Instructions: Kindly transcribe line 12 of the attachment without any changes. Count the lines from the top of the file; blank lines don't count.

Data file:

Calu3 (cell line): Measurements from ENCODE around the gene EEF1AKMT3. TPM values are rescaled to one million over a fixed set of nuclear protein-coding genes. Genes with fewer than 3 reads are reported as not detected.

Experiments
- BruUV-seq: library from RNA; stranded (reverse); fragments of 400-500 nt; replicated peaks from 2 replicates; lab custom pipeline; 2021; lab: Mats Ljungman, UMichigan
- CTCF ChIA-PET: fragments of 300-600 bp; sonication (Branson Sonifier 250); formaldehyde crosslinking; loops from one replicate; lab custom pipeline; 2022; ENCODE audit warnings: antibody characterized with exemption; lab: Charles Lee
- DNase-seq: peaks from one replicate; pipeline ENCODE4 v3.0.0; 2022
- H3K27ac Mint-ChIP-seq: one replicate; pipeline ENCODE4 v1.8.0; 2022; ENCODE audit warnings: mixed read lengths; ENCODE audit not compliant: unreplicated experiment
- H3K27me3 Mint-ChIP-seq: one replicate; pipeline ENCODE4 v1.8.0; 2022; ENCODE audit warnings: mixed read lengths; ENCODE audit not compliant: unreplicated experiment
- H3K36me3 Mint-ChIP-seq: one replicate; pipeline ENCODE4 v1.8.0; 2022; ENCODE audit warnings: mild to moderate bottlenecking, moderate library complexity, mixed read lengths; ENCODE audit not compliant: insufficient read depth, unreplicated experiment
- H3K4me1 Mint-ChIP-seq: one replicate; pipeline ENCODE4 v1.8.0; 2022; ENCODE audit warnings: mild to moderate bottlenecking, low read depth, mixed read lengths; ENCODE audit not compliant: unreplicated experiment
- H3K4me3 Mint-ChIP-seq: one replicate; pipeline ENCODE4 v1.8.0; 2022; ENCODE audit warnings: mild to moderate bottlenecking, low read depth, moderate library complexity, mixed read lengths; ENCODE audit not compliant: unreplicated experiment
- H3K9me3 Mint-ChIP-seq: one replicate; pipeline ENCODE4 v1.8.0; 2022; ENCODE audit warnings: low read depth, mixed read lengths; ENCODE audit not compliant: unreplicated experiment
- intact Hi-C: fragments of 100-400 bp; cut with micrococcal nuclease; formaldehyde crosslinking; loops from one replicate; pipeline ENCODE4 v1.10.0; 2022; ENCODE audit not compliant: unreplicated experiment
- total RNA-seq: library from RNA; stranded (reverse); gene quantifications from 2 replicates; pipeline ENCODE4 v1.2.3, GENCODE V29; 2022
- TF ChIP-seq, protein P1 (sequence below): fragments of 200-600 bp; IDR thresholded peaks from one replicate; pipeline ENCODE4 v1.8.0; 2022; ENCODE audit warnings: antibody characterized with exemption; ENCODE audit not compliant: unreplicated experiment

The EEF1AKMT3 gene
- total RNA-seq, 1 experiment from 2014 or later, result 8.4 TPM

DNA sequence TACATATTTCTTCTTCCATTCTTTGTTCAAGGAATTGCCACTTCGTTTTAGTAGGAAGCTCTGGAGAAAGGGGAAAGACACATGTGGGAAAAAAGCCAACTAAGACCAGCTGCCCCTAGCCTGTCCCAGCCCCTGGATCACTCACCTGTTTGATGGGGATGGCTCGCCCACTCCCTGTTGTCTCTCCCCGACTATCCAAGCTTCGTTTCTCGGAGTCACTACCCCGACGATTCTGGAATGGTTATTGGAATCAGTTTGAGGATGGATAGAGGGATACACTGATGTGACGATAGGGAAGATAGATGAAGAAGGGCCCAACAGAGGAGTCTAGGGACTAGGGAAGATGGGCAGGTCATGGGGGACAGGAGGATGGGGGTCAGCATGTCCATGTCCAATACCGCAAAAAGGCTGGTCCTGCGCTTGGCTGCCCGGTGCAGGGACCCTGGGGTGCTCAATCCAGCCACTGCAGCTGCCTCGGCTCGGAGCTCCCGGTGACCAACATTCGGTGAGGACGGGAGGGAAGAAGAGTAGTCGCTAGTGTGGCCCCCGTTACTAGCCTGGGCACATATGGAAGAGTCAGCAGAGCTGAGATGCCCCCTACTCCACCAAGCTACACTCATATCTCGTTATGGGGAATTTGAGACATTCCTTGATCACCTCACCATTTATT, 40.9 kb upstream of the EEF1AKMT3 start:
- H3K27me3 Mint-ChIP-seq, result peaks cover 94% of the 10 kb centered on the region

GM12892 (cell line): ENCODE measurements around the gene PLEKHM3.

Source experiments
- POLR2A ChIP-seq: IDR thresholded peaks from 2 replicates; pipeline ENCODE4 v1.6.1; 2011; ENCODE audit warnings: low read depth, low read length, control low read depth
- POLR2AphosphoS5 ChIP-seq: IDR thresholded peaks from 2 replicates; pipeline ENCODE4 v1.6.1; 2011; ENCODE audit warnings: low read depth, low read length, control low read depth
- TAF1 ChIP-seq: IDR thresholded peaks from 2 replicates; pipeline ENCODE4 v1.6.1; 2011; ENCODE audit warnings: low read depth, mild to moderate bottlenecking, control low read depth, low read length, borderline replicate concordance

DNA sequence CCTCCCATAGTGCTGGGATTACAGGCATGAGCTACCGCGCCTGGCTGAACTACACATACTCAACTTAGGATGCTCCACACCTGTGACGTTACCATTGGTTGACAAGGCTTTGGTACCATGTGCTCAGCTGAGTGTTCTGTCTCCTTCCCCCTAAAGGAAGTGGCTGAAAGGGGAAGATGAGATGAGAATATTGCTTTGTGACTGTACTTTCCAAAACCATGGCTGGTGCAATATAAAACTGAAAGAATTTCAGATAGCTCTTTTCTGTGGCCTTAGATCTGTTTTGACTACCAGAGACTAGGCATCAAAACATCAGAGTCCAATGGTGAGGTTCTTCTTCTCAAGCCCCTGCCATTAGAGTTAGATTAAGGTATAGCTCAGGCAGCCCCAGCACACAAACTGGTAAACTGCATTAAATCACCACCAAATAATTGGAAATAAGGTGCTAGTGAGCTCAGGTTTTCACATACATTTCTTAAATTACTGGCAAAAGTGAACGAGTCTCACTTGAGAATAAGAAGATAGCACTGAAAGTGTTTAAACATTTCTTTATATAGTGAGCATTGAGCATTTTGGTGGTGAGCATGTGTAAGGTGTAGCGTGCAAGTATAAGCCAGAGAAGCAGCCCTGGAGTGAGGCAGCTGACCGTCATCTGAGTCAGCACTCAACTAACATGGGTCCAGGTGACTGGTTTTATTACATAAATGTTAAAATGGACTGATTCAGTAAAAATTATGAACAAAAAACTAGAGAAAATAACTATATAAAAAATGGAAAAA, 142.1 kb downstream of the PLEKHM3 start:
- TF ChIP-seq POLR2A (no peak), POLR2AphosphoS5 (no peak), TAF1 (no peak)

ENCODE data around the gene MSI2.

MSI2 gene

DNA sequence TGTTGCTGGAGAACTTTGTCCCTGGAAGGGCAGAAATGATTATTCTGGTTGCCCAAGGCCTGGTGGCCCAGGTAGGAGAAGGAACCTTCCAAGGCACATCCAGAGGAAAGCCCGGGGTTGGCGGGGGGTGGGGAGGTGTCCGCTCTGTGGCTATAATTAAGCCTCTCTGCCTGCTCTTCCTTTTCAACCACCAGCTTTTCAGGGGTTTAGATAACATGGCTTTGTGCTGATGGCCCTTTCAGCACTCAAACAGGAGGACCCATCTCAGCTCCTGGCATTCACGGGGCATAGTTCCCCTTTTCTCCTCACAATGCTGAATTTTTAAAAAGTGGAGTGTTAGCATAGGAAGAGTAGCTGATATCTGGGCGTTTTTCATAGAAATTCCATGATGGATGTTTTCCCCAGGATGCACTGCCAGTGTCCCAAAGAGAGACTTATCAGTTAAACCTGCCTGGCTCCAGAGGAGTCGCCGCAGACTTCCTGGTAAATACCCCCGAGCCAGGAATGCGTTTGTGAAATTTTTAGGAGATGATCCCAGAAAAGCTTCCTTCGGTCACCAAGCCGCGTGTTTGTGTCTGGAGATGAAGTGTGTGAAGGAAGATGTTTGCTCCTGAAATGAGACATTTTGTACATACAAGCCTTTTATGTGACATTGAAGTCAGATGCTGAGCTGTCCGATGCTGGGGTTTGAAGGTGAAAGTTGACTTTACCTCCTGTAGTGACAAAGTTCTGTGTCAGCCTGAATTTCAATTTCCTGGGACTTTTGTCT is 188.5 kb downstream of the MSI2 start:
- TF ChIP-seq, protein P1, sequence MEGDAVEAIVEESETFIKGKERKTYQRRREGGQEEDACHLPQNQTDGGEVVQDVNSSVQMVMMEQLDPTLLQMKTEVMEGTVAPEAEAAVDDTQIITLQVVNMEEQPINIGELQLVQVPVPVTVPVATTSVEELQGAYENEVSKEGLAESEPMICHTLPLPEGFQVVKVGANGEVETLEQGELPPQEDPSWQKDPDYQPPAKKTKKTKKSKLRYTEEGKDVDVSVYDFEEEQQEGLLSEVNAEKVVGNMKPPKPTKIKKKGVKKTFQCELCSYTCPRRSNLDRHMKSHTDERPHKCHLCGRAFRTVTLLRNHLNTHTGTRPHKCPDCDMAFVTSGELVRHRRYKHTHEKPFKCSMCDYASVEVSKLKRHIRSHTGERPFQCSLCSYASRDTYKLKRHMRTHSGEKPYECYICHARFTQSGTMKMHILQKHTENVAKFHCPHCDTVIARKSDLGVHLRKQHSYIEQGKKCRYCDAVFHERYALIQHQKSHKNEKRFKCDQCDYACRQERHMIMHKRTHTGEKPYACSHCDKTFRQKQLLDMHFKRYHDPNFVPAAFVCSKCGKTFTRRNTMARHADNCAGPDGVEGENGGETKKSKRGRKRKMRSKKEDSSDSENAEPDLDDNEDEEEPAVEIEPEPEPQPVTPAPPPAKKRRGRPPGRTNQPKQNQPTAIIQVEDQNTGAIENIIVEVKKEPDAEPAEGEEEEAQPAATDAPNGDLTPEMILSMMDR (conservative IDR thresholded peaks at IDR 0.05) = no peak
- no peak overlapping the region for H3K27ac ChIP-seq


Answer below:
- intact Hi-C: fragments of 100-400 bp; cut with micrococcal nuclease; formaldehyde crosslinking; loops from one replicate; pipeline ENCODE4 v1.10.0; 2022; ENCODE audit not compliant: unreplicated experiment